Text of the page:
Coaching is an interesting process. Your role as a coach is to help provide the structure, clarify the issues, and ask a lot of questions. Occasionally, you also provide the accountability to hold people to deadlines or tasks. A coach must also resist the temptation of being the expert, especially if your “expertness” comes with pre-formed solutions.
Sometimes the coaching process feels like a meandering path. Other times, coaching resembles a highway with clear mile markers and ways to measure fast progress. Either way, as time passes there is movement. There are accomplishments. There are achievements.
When those accomplishment or achievements occur, those being coached are grateful. Some express their appreciation.
“I owe it to you.”
“You are the reason this happened.”
After a coaching session, I heard similar expressions. I needed to reply.
“Take credit for yourself as well. I am not the reason this is happening. You are doing the work, I am just here to help you find the path.”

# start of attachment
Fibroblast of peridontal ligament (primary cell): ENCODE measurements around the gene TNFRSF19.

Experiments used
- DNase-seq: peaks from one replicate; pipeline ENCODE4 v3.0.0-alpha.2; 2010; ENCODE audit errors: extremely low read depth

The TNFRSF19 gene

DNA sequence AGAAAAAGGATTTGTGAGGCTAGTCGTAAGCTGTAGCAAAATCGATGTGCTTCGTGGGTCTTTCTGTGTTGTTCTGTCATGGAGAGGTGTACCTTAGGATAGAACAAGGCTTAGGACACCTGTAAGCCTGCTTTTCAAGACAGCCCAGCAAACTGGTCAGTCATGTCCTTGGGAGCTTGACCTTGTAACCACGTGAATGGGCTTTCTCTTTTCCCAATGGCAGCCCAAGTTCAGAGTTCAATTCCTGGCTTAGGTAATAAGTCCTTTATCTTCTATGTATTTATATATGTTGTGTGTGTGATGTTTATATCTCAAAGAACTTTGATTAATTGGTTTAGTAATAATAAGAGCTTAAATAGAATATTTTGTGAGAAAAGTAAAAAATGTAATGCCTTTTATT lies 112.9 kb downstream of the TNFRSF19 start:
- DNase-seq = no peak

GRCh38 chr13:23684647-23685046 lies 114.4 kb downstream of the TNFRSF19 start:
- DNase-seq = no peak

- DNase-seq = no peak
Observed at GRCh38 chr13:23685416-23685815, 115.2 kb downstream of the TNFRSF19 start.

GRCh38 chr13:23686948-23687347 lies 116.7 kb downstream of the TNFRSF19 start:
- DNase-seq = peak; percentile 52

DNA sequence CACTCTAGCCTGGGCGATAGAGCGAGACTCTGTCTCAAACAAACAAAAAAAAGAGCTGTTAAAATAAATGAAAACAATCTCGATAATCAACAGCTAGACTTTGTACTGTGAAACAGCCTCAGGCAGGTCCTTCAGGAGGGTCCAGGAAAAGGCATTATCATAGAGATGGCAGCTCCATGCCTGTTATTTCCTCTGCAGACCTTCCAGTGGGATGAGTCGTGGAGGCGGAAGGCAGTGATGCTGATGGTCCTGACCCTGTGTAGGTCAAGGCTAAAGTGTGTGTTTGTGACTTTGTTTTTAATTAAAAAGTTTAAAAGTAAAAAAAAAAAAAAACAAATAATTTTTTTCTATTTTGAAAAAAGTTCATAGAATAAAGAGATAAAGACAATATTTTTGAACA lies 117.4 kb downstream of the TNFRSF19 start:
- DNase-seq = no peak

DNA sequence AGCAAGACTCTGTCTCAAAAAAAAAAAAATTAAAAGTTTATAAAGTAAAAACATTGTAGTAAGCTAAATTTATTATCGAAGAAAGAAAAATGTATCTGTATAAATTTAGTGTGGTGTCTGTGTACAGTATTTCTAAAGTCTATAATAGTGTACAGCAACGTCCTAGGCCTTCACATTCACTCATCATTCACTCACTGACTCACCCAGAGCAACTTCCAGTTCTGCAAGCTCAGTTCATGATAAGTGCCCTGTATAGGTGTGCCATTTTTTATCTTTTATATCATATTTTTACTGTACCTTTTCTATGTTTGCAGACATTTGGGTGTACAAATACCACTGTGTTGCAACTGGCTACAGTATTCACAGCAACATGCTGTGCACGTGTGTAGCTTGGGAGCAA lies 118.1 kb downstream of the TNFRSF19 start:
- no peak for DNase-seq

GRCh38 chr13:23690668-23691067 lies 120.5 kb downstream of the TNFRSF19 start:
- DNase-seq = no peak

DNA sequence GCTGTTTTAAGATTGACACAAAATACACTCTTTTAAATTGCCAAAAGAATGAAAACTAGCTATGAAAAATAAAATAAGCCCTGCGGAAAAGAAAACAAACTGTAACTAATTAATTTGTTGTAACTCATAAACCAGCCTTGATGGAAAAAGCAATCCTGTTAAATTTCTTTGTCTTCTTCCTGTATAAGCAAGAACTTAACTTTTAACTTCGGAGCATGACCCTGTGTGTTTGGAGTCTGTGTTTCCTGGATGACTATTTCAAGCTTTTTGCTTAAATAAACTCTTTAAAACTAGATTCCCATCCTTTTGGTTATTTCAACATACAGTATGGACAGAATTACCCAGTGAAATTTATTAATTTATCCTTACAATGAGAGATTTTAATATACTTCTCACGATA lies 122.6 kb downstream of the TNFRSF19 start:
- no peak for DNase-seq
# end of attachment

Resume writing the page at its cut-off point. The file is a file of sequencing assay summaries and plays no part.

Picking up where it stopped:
This appreciation if left unaddressed can become the second temptation of coaching: Taking all the credit.
Coaching should diminish as both accomplishments and confidence rises. Those being coached begin to ask their own questions, set their own goals, and hold themselves accountable. Coaching may continue through the progress, but at a lessor degree and may eventually cease.
Properly balanced coaching can move people forward with their life, career, business, and/or personal goals. No matter which side of the coaching relationship you are in, keep these two things in mind:
If you are coaching others, remember to resist both temptations (expert and credit).
If you are being coached, remember to take credit for yourself as well.